Chickens Are Hard On Gardens

I Keep My Laying Hens Confined For Most Of The Summer

Laying HensAre  Confined During Part Of The Summer

Laying Hens Are Confined During Part Of The Summer

As much as I love to watch chickens in the yard I confine my laying hens during most of the summer.
I hate to keep the hens cooped up, but free range chickens and unfenced vegetable or flower gardens are a recipe for disaster.
That’s because chickens can be so destructive.

Chickens will destroy tomatoes, cabbages, beans, watermelons, sprouting sweet corn – just about anything growing in the garden that is good to eat. And what free range chickens will do in a flower garden is almost obscene.
Sure free range chickens help to keep the insect population down in the garden and in the barn. But from my point of view the bug control is just not worth the damage and havoc that’s wrought in the garden when they are allowed to freely roam.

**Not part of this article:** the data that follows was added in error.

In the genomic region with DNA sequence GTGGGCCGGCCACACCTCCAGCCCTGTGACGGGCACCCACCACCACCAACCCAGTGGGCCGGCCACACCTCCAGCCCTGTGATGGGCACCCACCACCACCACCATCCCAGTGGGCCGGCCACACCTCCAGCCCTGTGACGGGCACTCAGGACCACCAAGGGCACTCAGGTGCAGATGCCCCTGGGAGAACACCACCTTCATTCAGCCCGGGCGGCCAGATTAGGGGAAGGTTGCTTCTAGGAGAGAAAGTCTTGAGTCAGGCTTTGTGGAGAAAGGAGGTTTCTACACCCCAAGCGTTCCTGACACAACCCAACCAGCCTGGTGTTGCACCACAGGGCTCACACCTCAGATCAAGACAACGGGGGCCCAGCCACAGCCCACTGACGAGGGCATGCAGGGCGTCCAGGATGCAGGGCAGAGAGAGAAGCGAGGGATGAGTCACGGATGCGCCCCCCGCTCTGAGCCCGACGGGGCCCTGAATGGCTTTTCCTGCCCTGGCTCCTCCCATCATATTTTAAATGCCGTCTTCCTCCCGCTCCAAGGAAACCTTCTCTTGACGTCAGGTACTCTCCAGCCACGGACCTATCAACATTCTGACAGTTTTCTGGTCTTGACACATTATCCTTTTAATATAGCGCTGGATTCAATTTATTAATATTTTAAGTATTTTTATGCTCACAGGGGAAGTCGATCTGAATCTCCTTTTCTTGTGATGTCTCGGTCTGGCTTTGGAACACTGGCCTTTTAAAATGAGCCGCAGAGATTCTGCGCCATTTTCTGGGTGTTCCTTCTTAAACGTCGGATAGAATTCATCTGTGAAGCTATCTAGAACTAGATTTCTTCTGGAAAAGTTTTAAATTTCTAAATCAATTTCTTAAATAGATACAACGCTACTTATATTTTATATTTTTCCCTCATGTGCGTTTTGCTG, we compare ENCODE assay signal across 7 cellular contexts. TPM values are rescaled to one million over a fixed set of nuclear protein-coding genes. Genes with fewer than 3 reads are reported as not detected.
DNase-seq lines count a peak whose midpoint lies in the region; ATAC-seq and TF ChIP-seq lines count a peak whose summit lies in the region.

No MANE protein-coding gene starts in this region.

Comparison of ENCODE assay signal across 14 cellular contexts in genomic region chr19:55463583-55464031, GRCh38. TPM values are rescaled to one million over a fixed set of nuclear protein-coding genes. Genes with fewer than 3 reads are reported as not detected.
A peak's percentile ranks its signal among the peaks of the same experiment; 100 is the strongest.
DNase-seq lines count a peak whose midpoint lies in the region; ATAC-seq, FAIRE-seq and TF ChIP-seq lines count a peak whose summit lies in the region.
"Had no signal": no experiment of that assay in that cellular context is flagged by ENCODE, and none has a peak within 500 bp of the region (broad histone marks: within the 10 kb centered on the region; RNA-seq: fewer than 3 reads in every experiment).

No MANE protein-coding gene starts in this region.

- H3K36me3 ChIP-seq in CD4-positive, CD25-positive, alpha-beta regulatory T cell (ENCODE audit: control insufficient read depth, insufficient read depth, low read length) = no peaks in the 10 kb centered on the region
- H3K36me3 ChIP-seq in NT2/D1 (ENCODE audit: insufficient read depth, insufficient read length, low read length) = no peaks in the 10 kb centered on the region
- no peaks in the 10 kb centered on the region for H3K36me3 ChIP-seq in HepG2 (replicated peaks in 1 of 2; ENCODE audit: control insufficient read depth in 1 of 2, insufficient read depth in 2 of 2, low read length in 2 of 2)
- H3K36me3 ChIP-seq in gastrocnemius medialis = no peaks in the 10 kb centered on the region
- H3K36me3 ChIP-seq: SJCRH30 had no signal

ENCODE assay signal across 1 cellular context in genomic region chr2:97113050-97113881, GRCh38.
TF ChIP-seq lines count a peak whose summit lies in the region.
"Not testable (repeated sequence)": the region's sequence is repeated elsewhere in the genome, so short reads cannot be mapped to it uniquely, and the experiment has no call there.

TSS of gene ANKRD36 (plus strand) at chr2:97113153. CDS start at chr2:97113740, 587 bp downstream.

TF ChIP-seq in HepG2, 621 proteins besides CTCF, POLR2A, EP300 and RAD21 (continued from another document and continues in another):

Chicken Damage On A Tomato

Chicken Damage On A Tomato

Once I’ve harvested all the tomatoes and other food that I will need for the coming year or by the beginning of September (which ever comes first ), I’ll release the chickens during the day so that they can free range again. All that is really left in the garden after September is pumpkins and Brussels sprouts. Chickens will peck at pumpkins but don’t seem to really bother the Brussels sprouts too much.

  1 comment for “Chickens Are Hard On Gardens

  1. Jerry P
    June 24, 2013 at 2:23 pm

    I normally keep my hens in an enclosed run, due to predators, but an exception is in the spring. I have a bed of ferns, hosta and bleeding hearts in the shady front of the house plus two rows of blueberries close by. In the fall, I cover all these with a heavy layer of oak leaves from the yard. When I turn the chickens loose on these areas in the spring, they shred all the leaves as they dig for worms and bugs, saving me all the work of doing this. All these plants thrive with no care all summer

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